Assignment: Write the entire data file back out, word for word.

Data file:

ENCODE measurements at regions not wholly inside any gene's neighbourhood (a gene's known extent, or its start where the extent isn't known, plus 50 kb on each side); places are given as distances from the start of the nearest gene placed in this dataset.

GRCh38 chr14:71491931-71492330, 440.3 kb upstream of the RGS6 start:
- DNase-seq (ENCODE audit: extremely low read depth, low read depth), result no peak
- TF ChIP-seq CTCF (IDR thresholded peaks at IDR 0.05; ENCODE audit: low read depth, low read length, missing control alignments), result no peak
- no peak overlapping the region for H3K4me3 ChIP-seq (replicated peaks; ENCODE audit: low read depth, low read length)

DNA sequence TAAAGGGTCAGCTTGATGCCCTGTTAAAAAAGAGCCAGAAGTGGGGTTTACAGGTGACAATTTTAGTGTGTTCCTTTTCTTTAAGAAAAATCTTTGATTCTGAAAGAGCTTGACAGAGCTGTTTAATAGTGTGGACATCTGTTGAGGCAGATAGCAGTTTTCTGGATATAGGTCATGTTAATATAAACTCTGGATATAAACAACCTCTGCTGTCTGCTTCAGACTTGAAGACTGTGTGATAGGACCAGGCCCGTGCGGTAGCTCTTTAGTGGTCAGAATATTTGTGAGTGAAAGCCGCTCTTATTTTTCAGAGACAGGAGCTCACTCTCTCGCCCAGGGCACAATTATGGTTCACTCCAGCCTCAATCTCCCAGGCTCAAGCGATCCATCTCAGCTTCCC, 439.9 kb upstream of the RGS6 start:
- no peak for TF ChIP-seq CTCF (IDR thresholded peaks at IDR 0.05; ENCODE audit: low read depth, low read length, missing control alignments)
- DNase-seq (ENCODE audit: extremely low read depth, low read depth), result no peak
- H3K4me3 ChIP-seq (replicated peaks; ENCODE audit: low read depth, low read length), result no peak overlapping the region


ENCODE measurements at regions not wholly inside any gene's neighbourhood (a gene's known extent, or its start where the extent isn't known, plus 50 kb on each side); places are given as distances from the start of the nearest gene placed in this dataset.

GRCh38 chr14:71491931-71492330, 440.3 kb upstream of the RGS6 start:
- DNase-seq (ENCODE audit: extremely low read depth, low read depth), result no peak
- TF ChIP-seq CTCF (IDR thresholded peaks at IDR 0.05; ENCODE audit: low read depth, low read length, missing control alignments), result no peak
- no peak overlapping the region for H3K4me3 ChIP-seq (replicated peaks; ENCODE audit: low read depth, low read length)

DNA sequence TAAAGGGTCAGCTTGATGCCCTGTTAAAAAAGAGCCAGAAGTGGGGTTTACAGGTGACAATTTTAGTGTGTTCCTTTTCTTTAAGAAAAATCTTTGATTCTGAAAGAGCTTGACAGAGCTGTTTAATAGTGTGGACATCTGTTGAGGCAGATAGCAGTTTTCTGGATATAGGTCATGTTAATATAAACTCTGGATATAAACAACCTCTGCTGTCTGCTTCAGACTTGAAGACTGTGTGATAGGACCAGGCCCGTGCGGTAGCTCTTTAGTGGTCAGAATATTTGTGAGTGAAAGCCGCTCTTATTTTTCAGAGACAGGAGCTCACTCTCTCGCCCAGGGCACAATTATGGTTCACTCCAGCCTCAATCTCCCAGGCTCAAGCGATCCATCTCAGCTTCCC, 439.9 kb upstream of the RGS6 start:
- no peak for TF ChIP-seq CTCF (IDR thresholded peaks at IDR 0.05; ENCODE audit: low read depth, low read length, missing control alignments)
- DNase-seq (ENCODE audit: extremely low read depth, low read depth), result no peak
- H3K4me3 ChIP-seq (replicated peaks; ENCODE audit: low read depth, low read length), result no peak overlapping the region